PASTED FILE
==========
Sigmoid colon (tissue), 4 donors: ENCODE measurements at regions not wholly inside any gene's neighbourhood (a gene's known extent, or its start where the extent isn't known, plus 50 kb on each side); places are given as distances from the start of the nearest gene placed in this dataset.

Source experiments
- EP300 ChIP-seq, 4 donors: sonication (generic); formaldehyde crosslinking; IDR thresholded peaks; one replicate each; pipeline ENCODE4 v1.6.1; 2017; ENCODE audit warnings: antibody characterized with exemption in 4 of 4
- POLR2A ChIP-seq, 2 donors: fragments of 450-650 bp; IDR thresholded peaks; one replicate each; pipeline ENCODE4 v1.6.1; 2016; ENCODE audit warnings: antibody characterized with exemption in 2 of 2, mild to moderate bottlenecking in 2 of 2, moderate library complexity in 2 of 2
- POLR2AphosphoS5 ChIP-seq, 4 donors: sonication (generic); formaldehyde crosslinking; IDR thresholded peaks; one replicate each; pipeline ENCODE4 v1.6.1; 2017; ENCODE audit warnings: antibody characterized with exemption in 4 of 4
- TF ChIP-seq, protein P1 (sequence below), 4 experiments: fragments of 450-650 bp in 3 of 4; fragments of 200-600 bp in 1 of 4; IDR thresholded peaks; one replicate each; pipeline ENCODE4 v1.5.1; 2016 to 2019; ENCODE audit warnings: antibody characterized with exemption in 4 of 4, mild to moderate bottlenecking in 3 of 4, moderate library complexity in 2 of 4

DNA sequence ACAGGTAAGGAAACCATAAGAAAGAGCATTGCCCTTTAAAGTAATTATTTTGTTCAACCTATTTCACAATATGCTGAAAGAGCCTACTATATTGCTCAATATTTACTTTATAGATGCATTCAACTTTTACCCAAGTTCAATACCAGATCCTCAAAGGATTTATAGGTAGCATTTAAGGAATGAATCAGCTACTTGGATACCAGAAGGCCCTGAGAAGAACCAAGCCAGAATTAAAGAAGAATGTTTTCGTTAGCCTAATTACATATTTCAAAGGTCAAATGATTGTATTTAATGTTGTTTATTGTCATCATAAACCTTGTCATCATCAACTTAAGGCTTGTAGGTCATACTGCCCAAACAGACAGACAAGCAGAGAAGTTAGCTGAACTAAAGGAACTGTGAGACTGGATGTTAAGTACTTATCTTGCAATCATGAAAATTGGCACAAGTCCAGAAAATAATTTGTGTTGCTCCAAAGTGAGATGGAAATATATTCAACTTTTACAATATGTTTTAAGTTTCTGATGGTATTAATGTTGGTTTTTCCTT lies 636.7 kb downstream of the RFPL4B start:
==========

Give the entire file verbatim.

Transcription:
Sigmoid colon (tissue), 4 donors: ENCODE measurements at regions not wholly inside any gene's neighbourhood (a gene's known extent, or its start where the extent isn't known, plus 50 kb on each side); places are given as distances from the start of the nearest gene placed in this dataset.

Source experiments
- EP300 ChIP-seq, 4 donors: sonication (generic); formaldehyde crosslinking; IDR thresholded peaks; one replicate each; pipeline ENCODE4 v1.6.1; 2017; ENCODE audit warnings: antibody characterized with exemption in 4 of 4
- POLR2A ChIP-seq, 2 donors: fragments of 450-650 bp; IDR thresholded peaks; one replicate each; pipeline ENCODE4 v1.6.1; 2016; ENCODE audit warnings: antibody characterized with exemption in 2 of 2, mild to moderate bottlenecking in 2 of 2, moderate library complexity in 2 of 2
- POLR2AphosphoS5 ChIP-seq, 4 donors: sonication (generic); formaldehyde crosslinking; IDR thresholded peaks; one replicate each; pipeline ENCODE4 v1.6.1; 2017; ENCODE audit warnings: antibody characterized with exemption in 4 of 4
- TF ChIP-seq, protein P1 (sequence below), 4 experiments: fragments of 450-650 bp in 3 of 4; fragments of 200-600 bp in 1 of 4; IDR thresholded peaks; one replicate each; pipeline ENCODE4 v1.5.1; 2016 to 2019; ENCODE audit warnings: antibody characterized with exemption in 4 of 4, mild to moderate bottlenecking in 3 of 4, moderate library complexity in 2 of 4

DNA sequence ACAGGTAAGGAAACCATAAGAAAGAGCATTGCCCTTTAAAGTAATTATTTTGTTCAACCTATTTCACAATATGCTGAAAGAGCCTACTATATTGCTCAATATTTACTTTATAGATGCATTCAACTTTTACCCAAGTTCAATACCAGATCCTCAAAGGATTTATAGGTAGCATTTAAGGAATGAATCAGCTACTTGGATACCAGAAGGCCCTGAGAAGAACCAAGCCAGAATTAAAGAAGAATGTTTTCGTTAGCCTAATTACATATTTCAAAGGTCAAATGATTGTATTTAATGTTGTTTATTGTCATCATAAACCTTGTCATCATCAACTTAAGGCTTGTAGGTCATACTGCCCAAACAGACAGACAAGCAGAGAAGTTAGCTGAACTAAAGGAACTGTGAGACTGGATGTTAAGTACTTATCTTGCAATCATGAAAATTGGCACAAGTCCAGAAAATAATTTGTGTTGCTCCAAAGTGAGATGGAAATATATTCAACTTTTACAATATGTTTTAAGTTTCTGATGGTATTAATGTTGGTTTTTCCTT lies 636.7 kb downstream of the RFPL4B start: